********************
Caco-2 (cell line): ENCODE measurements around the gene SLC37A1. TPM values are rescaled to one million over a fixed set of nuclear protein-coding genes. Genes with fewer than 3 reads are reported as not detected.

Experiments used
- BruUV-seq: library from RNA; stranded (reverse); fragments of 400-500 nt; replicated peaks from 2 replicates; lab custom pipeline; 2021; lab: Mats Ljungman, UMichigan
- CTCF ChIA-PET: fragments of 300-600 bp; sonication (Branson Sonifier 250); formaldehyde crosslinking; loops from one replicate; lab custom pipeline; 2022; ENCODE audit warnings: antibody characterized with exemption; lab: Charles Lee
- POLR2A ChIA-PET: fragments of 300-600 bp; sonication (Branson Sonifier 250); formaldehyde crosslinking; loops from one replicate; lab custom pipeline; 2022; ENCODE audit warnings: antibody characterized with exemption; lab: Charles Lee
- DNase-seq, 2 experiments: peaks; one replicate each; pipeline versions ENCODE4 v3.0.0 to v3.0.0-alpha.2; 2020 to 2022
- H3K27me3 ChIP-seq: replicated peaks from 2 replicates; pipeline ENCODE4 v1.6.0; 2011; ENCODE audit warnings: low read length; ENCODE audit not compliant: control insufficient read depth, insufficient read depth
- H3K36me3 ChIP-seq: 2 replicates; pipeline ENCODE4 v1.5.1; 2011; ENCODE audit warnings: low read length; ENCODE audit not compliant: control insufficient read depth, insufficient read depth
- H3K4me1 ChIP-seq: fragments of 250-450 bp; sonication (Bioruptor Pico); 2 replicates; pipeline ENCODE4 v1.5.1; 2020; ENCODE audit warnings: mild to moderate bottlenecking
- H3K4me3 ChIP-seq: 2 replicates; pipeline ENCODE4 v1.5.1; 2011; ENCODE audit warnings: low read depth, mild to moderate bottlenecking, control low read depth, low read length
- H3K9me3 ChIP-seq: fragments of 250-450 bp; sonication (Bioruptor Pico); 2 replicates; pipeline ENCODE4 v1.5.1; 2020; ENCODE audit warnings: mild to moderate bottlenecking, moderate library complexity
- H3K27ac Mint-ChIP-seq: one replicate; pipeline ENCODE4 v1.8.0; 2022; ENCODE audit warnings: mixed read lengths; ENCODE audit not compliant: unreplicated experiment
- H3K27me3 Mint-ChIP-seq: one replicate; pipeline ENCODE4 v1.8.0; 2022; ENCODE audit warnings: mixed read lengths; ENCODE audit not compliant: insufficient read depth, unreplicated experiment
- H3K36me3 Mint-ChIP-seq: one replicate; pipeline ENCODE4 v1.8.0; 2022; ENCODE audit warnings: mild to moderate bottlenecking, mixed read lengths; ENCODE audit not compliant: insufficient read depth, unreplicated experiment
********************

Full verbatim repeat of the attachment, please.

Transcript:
Caco-2 (cell line): ENCODE measurements around the gene SLC37A1. TPM values are rescaled to one million over a fixed set of nuclear protein-coding genes. Genes with fewer than 3 reads are reported as not detected.

Experiments used
- BruUV-seq: library from RNA; stranded (reverse); fragments of 400-500 nt; replicated peaks from 2 replicates; lab custom pipeline; 2021; lab: Mats Ljungman, UMichigan
- CTCF ChIA-PET: fragments of 300-600 bp; sonication (Branson Sonifier 250); formaldehyde crosslinking; loops from one replicate; lab custom pipeline; 2022; ENCODE audit warnings: antibody characterized with exemption; lab: Charles Lee
- POLR2A ChIA-PET: fragments of 300-600 bp; sonication (Branson Sonifier 250); formaldehyde crosslinking; loops from one replicate; lab custom pipeline; 2022; ENCODE audit warnings: antibody characterized with exemption; lab: Charles Lee
- DNase-seq, 2 experiments: peaks; one replicate each; pipeline versions ENCODE4 v3.0.0 to v3.0.0-alpha.2; 2020 to 2022
- H3K27me3 ChIP-seq: replicated peaks from 2 replicates; pipeline ENCODE4 v1.6.0; 2011; ENCODE audit warnings: low read length; ENCODE audit not compliant: control insufficient read depth, insufficient read depth
- H3K36me3 ChIP-seq: 2 replicates; pipeline ENCODE4 v1.5.1; 2011; ENCODE audit warnings: low read length; ENCODE audit not compliant: control insufficient read depth, insufficient read depth
- H3K4me1 ChIP-seq: fragments of 250-450 bp; sonication (Bioruptor Pico); 2 replicates; pipeline ENCODE4 v1.5.1; 2020; ENCODE audit warnings: mild to moderate bottlenecking
- H3K4me3 ChIP-seq: 2 replicates; pipeline ENCODE4 v1.5.1; 2011; ENCODE audit warnings: low read depth, mild to moderate bottlenecking, control low read depth, low read length
- H3K9me3 ChIP-seq: fragments of 250-450 bp; sonication (Bioruptor Pico); 2 replicates; pipeline ENCODE4 v1.5.1; 2020; ENCODE audit warnings: mild to moderate bottlenecking, moderate library complexity
- H3K27ac Mint-ChIP-seq: one replicate; pipeline ENCODE4 v1.8.0; 2022; ENCODE audit warnings: mixed read lengths; ENCODE audit not compliant: unreplicated experiment
- H3K27me3 Mint-ChIP-seq: one replicate; pipeline ENCODE4 v1.8.0; 2022; ENCODE audit warnings: mixed read lengths; ENCODE audit not compliant: insufficient read depth, unreplicated experiment
- H3K36me3 Mint-ChIP-seq: one replicate; pipeline ENCODE4 v1.8.0; 2022; ENCODE audit warnings: mild to moderate bottlenecking, mixed read lengths; ENCODE audit not compliant: insufficient read depth, unreplicated experiment